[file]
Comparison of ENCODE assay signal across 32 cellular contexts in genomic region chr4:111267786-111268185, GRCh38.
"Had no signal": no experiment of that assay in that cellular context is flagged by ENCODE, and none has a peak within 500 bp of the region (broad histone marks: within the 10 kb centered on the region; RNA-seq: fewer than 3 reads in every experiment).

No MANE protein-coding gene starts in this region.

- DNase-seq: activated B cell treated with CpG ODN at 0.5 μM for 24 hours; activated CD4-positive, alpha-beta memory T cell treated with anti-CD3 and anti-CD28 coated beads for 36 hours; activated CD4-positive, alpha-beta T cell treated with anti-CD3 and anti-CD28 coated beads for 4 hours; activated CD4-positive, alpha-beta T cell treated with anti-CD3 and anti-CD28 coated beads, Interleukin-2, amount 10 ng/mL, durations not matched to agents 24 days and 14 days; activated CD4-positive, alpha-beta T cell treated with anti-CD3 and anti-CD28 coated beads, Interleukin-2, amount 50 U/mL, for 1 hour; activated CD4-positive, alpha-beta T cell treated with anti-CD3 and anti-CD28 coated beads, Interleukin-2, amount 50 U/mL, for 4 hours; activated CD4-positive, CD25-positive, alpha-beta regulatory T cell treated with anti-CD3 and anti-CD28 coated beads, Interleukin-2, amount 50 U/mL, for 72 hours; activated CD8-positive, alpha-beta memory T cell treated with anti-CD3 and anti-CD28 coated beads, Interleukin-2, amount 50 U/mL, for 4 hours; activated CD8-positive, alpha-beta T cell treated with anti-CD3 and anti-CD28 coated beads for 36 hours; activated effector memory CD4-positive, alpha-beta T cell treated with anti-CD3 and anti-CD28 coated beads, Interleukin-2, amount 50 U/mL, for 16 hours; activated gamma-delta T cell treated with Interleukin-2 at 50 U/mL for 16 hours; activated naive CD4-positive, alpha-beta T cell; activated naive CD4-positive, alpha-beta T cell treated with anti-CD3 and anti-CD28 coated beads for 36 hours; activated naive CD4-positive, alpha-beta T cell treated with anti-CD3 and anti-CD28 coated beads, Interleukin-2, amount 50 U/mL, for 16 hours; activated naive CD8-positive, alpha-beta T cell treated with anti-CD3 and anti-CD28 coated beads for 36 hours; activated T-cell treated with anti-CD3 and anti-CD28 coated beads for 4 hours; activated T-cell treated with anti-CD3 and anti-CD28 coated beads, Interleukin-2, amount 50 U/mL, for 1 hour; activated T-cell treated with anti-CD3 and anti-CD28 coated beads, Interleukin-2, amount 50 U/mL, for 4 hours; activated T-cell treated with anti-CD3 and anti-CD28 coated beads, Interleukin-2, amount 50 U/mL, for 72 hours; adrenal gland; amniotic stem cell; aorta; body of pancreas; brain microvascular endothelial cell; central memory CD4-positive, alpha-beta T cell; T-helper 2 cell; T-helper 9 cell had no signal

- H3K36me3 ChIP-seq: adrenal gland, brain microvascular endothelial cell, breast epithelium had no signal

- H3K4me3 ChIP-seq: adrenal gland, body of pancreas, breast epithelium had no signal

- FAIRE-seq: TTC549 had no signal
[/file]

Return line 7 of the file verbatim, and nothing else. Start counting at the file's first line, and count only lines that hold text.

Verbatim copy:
- FAIRE-seq: TTC549 had no signal